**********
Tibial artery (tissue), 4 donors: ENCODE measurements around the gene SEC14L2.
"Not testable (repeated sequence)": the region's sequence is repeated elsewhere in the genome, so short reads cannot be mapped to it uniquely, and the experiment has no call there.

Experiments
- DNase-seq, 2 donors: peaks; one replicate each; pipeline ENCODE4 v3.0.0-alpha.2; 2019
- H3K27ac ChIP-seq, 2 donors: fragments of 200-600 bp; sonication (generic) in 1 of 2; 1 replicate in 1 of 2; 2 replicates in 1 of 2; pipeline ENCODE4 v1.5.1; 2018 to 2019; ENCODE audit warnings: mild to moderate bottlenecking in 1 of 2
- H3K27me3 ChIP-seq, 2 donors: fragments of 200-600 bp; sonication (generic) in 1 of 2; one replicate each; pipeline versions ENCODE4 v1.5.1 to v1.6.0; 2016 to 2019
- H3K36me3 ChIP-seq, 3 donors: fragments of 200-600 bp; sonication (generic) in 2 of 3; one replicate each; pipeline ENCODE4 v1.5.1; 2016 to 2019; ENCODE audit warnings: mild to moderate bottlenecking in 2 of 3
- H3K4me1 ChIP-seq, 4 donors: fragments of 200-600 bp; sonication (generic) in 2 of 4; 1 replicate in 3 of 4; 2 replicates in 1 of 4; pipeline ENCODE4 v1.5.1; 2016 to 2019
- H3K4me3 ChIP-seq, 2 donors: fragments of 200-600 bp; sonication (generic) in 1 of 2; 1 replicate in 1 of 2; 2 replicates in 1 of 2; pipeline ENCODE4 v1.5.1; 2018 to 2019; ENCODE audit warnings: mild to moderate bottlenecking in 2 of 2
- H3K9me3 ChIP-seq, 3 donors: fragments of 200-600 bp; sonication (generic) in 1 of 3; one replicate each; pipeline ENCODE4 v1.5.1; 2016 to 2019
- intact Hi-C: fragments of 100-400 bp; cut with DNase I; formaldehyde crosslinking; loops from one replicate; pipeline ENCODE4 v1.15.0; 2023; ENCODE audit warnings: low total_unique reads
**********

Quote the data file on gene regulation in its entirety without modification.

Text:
Tibial artery (tissue), 4 donors: ENCODE measurements around the gene SEC14L2.
"Not testable (repeated sequence)": the region's sequence is repeated elsewhere in the genome, so short reads cannot be mapped to it uniquely, and the experiment has no call there.

Experiments
- DNase-seq, 2 donors: peaks; one replicate each; pipeline ENCODE4 v3.0.0-alpha.2; 2019
- H3K27ac ChIP-seq, 2 donors: fragments of 200-600 bp; sonication (generic) in 1 of 2; 1 replicate in 1 of 2; 2 replicates in 1 of 2; pipeline ENCODE4 v1.5.1; 2018 to 2019; ENCODE audit warnings: mild to moderate bottlenecking in 1 of 2
- H3K27me3 ChIP-seq, 2 donors: fragments of 200-600 bp; sonication (generic) in 1 of 2; one replicate each; pipeline versions ENCODE4 v1.5.1 to v1.6.0; 2016 to 2019
- H3K36me3 ChIP-seq, 3 donors: fragments of 200-600 bp; sonication (generic) in 2 of 3; one replicate each; pipeline ENCODE4 v1.5.1; 2016 to 2019; ENCODE audit warnings: mild to moderate bottlenecking in 2 of 3
- H3K4me1 ChIP-seq, 4 donors: fragments of 200-600 bp; sonication (generic) in 2 of 4; 1 replicate in 3 of 4; 2 replicates in 1 of 4; pipeline ENCODE4 v1.5.1; 2016 to 2019
- H3K4me3 ChIP-seq, 2 donors: fragments of 200-600 bp; sonication (generic) in 1 of 2; 1 replicate in 1 of 2; 2 replicates in 1 of 2; pipeline ENCODE4 v1.5.1; 2018 to 2019; ENCODE audit warnings: mild to moderate bottlenecking in 2 of 2
- H3K9me3 ChIP-seq, 3 donors: fragments of 200-600 bp; sonication (generic) in 1 of 3; one replicate each; pipeline ENCODE4 v1.5.1; 2016 to 2019
- intact Hi-C: fragments of 100-400 bp; cut with DNase I; formaldehyde crosslinking; loops from one replicate; pipeline ENCODE4 v1.15.0; 2023; ENCODE audit warnings: low total_unique reads